Shock value: A comparative analysis of news reports and official police records on TASER deployments

Justin Ready, Michael D. White, Christopher Fisher

Research output: Contribution to journalArticlepeer-review

32 Scopus citations


Purpose - This paper sets out to encompass a comparative analysis of news reports and official police records of TASER deployments from 2002 to 2005. Design/methodology/approach - The methodology involves a content analysis of all LexisNexis and New York Times articles involving police use of the TASER during the study period (n = 353). Regional (New York Times) and national (LexisNexis) news reports describing police use of the TASER are compared with police reports of all TASER deployments by the New York City Police Department (NYPD) during the same timeframe (n = 375). Findings - Descriptive statistics and logistic regression are used to compare the data sources with respect to: the circumstances in which the weapon is deployed; the characteristics of the suspects involved in the TASER incidents; and the significant predictors of continued suspect resistance and repeated use of the TASER by an officer. Research limitations/implications - The paper examines official police records on TASER deployments from one police agency. This limits the ability to generalize the research findings to other police agencies that have adopted different practices and policies regulating the deployment of CEDs. Additionally, the content analysis includes only articles in the mainstream print media. Practical implications - The paper concludes with a discussion about some myths associated with news reports on police use of the TASER, and their potential impact on both public perception and police practices. Originality/value - To date, research has not systematically compared media representations of the TASER with official reports on police deployments of the weapon. That is the focus of this paper.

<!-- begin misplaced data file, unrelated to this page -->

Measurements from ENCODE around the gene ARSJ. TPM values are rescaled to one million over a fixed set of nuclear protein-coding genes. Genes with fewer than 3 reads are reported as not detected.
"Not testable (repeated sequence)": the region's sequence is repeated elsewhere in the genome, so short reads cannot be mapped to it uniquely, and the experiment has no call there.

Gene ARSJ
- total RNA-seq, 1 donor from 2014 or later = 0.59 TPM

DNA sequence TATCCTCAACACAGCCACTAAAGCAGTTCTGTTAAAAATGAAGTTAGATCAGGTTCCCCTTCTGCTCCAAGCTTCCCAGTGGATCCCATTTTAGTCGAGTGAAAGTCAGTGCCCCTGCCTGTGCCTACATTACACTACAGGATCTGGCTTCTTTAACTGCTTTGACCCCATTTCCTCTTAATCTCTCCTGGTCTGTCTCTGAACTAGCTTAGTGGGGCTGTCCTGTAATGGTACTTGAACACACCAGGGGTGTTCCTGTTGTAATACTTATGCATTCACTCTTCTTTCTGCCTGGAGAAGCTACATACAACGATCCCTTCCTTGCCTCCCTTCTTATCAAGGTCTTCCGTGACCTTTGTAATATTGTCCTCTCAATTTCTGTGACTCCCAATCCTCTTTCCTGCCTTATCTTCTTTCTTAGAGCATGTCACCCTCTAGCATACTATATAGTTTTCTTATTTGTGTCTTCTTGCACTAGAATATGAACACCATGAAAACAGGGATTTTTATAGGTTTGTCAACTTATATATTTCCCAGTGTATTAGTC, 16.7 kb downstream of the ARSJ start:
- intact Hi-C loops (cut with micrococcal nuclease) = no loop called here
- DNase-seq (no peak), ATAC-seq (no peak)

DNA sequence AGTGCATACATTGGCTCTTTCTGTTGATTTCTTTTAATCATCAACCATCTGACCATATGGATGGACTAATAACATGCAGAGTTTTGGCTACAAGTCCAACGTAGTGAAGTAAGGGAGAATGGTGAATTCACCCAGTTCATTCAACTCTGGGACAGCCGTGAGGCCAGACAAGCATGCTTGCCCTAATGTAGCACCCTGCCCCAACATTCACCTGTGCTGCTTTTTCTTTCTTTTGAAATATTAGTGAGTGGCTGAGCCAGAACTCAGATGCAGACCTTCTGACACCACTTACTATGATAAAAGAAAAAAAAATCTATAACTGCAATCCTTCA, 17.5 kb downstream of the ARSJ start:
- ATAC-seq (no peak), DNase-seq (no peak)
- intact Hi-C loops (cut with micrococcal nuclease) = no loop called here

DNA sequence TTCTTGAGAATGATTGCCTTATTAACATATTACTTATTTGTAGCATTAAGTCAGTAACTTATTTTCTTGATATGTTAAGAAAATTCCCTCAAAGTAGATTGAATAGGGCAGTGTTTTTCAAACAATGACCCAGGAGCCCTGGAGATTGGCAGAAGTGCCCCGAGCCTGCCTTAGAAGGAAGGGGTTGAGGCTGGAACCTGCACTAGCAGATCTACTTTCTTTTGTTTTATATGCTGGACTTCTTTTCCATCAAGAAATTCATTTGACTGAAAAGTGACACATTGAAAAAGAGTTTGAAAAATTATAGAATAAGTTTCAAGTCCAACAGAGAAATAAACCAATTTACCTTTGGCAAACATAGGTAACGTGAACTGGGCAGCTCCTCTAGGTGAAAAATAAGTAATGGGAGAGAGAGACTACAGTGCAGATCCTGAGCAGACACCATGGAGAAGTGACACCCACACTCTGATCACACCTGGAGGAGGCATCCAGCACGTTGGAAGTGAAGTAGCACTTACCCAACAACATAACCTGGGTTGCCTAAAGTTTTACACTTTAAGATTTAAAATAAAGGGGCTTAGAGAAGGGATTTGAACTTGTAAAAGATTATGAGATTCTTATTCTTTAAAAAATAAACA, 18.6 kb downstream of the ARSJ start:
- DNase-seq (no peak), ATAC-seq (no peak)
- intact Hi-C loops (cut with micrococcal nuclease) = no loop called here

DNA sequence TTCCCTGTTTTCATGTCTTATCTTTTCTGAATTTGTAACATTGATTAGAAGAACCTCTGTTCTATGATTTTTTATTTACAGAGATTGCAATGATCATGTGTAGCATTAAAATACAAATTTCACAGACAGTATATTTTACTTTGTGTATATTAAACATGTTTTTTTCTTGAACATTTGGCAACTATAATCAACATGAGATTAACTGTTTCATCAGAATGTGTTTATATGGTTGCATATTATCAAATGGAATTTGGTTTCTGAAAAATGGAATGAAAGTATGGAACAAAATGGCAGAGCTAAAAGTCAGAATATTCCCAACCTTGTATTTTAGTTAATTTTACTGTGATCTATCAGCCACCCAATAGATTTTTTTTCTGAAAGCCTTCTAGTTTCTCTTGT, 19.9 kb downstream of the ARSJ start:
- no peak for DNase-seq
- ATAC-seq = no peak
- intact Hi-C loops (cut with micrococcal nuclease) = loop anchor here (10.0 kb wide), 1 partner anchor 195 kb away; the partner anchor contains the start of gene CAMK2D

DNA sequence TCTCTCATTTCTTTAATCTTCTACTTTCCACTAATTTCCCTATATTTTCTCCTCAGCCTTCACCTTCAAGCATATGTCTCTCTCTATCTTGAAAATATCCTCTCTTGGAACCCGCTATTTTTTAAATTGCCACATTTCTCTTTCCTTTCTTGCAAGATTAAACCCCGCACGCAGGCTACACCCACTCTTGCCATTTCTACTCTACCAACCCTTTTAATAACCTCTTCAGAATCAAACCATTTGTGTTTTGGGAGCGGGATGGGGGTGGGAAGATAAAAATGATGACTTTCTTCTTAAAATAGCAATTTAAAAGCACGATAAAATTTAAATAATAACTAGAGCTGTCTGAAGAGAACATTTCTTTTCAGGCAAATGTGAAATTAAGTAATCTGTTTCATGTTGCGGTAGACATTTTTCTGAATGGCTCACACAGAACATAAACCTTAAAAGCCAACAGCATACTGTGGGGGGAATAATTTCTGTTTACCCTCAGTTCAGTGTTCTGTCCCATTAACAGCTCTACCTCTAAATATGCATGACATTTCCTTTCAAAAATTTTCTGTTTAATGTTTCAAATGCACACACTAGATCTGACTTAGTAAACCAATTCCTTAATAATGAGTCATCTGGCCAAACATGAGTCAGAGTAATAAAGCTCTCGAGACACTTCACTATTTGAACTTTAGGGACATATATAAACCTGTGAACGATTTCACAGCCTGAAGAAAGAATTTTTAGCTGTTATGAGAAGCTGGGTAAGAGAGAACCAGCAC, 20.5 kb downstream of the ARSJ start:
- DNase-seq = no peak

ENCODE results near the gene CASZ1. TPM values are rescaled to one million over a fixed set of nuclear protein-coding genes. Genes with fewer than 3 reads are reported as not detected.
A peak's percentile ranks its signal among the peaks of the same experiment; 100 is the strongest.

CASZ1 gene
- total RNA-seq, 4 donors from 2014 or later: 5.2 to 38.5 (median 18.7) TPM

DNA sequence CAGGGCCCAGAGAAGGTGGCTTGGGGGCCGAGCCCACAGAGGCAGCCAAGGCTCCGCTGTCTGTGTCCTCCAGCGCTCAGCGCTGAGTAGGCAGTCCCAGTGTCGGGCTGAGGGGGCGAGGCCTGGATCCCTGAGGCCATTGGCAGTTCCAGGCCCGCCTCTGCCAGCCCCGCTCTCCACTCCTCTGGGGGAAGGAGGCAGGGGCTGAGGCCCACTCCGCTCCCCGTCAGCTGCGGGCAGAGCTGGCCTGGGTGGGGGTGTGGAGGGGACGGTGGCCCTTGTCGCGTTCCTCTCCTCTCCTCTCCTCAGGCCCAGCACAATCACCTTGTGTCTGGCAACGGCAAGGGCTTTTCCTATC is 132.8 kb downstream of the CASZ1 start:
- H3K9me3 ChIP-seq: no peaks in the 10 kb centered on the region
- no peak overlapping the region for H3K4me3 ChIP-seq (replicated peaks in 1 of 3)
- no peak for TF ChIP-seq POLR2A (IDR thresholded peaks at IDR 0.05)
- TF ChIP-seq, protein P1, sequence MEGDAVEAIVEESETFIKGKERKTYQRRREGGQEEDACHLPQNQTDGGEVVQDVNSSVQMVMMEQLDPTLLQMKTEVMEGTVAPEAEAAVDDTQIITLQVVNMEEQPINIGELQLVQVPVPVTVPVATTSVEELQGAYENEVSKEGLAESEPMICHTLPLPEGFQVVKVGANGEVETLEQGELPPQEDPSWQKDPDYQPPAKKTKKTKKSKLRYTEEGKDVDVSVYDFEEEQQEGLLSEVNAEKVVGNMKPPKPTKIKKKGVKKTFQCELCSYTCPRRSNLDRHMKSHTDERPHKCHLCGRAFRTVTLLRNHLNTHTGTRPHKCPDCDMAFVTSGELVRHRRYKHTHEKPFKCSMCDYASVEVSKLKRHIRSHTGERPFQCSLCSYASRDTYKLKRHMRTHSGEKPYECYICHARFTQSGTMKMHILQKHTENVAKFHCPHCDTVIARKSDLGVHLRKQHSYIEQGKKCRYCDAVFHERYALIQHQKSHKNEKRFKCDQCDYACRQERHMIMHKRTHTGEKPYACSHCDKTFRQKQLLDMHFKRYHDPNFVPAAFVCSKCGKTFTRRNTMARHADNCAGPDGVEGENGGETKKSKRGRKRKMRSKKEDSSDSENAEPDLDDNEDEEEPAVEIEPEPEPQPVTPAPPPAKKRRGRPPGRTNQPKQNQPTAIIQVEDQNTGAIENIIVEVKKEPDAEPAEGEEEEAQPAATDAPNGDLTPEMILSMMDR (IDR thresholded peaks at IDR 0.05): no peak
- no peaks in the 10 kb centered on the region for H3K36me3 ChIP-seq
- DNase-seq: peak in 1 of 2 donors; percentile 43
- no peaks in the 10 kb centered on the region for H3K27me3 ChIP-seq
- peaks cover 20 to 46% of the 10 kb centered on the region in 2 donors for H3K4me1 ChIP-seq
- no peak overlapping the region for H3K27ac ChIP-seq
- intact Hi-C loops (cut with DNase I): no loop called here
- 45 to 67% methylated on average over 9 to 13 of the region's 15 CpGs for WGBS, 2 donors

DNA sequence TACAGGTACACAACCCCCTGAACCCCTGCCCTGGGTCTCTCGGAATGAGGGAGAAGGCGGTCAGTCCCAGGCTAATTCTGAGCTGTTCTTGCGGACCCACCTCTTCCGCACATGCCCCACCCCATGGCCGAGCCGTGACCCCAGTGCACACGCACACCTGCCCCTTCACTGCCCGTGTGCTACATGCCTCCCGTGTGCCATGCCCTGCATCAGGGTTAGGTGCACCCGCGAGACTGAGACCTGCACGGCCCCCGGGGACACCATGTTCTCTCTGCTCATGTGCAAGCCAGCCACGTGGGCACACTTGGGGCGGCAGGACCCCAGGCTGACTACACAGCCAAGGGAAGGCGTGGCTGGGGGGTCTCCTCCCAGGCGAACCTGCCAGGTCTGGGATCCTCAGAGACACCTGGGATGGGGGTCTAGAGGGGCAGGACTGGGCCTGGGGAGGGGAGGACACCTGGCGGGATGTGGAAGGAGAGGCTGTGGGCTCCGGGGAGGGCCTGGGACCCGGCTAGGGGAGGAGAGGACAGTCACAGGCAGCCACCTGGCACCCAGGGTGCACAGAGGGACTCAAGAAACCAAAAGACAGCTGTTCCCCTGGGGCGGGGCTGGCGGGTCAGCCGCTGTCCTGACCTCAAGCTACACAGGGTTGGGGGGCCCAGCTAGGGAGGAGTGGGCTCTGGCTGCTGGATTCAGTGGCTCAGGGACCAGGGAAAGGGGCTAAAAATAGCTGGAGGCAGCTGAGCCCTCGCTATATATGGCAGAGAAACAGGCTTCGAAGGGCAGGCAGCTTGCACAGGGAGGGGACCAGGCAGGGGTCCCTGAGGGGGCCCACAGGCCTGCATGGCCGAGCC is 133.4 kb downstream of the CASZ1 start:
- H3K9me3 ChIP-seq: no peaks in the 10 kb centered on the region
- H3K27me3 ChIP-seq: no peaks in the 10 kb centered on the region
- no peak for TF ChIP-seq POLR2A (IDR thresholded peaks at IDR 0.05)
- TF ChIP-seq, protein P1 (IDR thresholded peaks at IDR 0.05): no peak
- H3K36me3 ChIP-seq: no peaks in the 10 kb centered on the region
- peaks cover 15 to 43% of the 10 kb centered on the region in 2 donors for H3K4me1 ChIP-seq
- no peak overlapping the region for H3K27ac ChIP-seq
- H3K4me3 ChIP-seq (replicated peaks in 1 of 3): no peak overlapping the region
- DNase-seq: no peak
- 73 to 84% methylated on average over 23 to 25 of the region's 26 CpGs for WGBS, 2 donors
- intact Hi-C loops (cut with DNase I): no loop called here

Original languageEnglish (US)
Pages (from-to)148-170
Number of pages23
Issue number1
StatePublished - 2008
Externally publishedYes


  • Electronically operated devices
  • Law enforcement
  • Legal process
  • Policing
  • Social problems
  • United States of America

ASJC Scopus subject areas

  • Pathology and Forensic Medicine
  • Law


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